Transition From crash

The transition from using the legacy crash utility to using mdb(1) is relatively simple: MDB provides most of the “canned” crash commands. The additional extensibility and interactive features of MDB allow the programmer to explore aspects of the system not examined by the current set of commands. This appendix briefly discusses several features of crash and provides pointers to equivalent MDB functionality.

Command-line Options

The crash -d, -n, and -w command-line options are not supported by mdb. The crash dump file and name list (symbol table file) are specified as arguments to mdb in the order of name list, crash dump file. To examine the live kernel, the mdb -k option should be specified with no additional arguments. Users who want to redirect the output of mdb to a file or other output destination, should either employ the appropriate shell redirection operator following the mdb invocation on the command line, or use the ::log built-in dcmd.

Input in MDB

In general, input in MDB is similar to crash, except that function names (in MDB, dcmd names) are prefixed with “::”. Some MDB dcmds accept a leading expression argument that precedes the dcmd name. Like crash, string options can follow the dcmd name. If a ! character follows a function invocation, MDB will also create a pipeline to the specified shell pipeline. All immediate values specified in MDB are interpreted in hexadecimal by default. The radix specifiers for immediate values are different in crash and MDB as shown in Radix Specifiers.

Radix Specifiers

crash

mdb

Radix

0x

0x

hexadecimal (base 16)

0d

0t

decimal (base 10)

0b

0i

binary (base 2)

Many crash commands accepted slot numbers or slot ranges as input arguments. The illumos operating system is no longer structured in terms of slots, so MDB dcmds do not provide support for slot-number processing.

Functions

crash function

mdb dcmd

Comments

?

::dcmds

List available functions.

!command

!command

Escape to the shell and execute command.

base

=

In mdb, the = format character can be used to convert the left-hand expression value to any of the known formats. Formats for octal, decimal, and hexadecimal are provided.

callout

::callout

Print the callout table.

class

::class

Print scheduling classes.

cpu

::cpuinfo

Print information about the threads dispatched on the system CPUs. If the contents of a particular CPU structure are needed, the user should apply the $<cpu macro to the CPU address in mdb.

help

::help

Print a description of the named dcmd, or general help information.

kfp

::regs

The mdb ::regs dcmd displays the complete kernel register set, including the current stack frame pointer. The $C dcmd can be used to display a stack backtrace including frame pointers.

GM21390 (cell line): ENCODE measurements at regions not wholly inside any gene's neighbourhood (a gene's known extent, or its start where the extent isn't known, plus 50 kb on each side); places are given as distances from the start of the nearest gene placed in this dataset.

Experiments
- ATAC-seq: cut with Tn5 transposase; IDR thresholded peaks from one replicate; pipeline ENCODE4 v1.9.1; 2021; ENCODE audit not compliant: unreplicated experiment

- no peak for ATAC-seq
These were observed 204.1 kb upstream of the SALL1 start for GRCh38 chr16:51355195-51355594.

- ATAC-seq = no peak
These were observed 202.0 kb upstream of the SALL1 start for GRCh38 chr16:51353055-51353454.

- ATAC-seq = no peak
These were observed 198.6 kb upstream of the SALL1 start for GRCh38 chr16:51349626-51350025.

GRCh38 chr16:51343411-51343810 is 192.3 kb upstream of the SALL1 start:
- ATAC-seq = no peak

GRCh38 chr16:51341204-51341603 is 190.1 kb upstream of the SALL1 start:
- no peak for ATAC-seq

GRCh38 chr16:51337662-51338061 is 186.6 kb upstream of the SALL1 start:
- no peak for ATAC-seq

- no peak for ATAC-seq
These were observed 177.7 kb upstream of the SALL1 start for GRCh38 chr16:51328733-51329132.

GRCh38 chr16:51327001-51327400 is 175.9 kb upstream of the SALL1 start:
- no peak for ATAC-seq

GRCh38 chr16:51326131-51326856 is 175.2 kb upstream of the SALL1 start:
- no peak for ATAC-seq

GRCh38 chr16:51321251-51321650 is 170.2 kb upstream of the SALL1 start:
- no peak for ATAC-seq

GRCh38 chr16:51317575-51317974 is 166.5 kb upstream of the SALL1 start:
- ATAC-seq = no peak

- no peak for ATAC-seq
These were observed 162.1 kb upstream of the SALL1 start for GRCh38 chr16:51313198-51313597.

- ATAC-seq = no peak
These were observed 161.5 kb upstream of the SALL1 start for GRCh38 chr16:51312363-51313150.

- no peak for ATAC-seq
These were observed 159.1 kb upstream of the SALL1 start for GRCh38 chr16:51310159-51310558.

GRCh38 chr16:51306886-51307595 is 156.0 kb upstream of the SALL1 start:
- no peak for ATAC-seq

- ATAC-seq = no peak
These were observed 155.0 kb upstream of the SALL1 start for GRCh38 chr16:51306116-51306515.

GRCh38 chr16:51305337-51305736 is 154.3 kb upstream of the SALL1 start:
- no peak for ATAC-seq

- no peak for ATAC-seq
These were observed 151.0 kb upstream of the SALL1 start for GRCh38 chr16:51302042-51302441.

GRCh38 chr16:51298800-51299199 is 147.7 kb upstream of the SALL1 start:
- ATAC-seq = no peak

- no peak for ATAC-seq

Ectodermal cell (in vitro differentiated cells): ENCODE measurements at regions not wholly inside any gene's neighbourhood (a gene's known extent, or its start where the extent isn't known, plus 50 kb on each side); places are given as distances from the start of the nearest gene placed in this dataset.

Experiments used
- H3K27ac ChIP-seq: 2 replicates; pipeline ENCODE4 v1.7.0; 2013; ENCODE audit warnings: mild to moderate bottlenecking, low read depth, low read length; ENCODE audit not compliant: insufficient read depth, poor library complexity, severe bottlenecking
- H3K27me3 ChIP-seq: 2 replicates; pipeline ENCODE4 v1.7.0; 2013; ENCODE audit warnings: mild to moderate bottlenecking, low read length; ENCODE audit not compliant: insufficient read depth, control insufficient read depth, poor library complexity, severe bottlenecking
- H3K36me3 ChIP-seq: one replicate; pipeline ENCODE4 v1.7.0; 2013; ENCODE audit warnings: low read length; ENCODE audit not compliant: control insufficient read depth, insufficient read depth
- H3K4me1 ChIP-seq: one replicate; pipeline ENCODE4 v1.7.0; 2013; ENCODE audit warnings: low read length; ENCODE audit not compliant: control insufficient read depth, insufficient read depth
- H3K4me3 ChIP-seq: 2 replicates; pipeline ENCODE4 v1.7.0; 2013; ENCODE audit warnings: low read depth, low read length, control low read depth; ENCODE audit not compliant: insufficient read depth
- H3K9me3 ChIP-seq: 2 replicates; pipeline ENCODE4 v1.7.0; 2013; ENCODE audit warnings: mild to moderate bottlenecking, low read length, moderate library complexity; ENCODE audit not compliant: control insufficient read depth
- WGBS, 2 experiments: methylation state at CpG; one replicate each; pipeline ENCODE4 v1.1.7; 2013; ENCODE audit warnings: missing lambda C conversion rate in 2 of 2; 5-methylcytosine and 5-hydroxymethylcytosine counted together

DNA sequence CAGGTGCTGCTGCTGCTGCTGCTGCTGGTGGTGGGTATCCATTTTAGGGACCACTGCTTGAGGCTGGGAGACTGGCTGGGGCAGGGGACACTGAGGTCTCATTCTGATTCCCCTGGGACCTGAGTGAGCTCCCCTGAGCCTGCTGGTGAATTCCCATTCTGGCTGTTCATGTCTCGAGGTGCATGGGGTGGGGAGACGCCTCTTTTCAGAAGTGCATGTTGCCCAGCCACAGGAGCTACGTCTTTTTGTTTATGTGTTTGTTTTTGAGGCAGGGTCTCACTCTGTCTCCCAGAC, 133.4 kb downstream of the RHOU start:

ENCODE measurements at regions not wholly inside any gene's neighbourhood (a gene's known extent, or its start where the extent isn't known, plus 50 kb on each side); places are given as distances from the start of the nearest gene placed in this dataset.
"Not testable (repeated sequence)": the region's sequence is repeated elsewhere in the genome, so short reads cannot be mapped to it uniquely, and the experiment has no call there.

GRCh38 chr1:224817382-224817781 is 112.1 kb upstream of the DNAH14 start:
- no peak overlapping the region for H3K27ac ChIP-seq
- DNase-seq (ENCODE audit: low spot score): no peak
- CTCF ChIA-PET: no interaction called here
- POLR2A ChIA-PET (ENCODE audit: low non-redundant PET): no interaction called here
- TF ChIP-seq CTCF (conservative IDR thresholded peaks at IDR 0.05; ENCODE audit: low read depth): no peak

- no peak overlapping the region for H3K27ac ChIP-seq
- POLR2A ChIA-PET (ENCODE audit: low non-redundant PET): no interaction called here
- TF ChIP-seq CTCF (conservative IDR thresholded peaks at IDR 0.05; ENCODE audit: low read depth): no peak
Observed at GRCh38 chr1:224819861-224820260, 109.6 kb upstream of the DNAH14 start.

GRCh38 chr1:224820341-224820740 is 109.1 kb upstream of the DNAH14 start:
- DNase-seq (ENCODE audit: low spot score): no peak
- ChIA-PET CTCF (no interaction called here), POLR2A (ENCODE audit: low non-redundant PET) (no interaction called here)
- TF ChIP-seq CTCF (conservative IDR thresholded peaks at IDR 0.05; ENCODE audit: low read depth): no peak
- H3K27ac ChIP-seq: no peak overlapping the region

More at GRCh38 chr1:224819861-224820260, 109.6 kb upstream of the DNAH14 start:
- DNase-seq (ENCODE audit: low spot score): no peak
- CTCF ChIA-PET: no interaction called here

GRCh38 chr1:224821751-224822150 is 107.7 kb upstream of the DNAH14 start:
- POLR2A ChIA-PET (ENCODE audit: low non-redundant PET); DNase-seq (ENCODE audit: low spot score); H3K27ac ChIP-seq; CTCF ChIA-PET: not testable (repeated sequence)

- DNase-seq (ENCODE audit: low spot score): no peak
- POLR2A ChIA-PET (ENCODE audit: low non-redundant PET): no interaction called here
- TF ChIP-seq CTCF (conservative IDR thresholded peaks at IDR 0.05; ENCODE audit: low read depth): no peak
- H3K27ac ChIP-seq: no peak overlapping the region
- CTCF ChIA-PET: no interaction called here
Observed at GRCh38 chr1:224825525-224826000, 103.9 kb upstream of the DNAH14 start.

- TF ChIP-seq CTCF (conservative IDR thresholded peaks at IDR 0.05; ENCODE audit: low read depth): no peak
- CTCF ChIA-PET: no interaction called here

kmalog

::kmalog

Display events in kernel memory allocator transaction log.

kmastat

::kmastat

Print kernel memory allocator transaction log.

kmausers

::kmausers

Print information about the medium and large users of the kernel memory allocator that have current memory allocations.

mount

::fsinfo

Print information about mounted file systems.

nm

::nm

Print symbol type and value information.

od

::dump

Print a formatted memory dump of a given region. In mdb, ::dump displays a mixed ascii and hexadecimal display of the region.

proc

::ps

Print a table of the active processes.

quit

::quit

quit the debugger.

rd

::dump

Print a formatted memory dump of a given region. In mdb, ::dump displays a mixed ascii and hexadecimal display of the region.

redirect

::log

In mdb, output for input and output can be globally redirected to a log file using ::log.

search

::kgrep

In mdb, the ::kgrep dcmd can be used to search the kernel's address space for a particular value. The pattern match built-in dcmds can also be used to search the physical, virtual, or object files address spaces for patterns.

stack

::stack

The current stack trace can be obtained using ::stack. The stack trace of a particular kernel thread can be determined using the ::findstack dcmd. A memory dump of the current stack can be obtained using the / or ::dump dcmds and the current stack pointer. The $<stackregs macro can be applied to a stack pointer to obtain the per-frame saved register values.

status

::status

Display status information about the system or dump being examined by the debugger.

stream

::stream

The mdb ::stream dcmd can be used to format and display the structure of a particular kernel STREAM. If the list of active STREAM structures is needed, the user should execute ::walk stream_head_cache in mdb and pipe the resulting addresses to an appropriate formatting dcmd or macro.

strstat

::kmastat

The ::kmastat dcmd displays a superset of the information reported by the strstat function.

trace

::stack

The current stack trace can be obtained using ::stack. The stack trace of a particular kernel thread can be determined using the ::findstack dcmd. A memory dump of the current stack can be obtained using the / or ::dump dcmds and the current stack pointer. The $<stackregs macro can be applied to a stack pointer to obtain the per-frame saved register values.

var

$<v

Print the tunable system parameters in the global var structure.

vfs

::fsinfo

Print information about mounted file systems.

vtop

::vtop

Print the physical address translation of the given virtual address.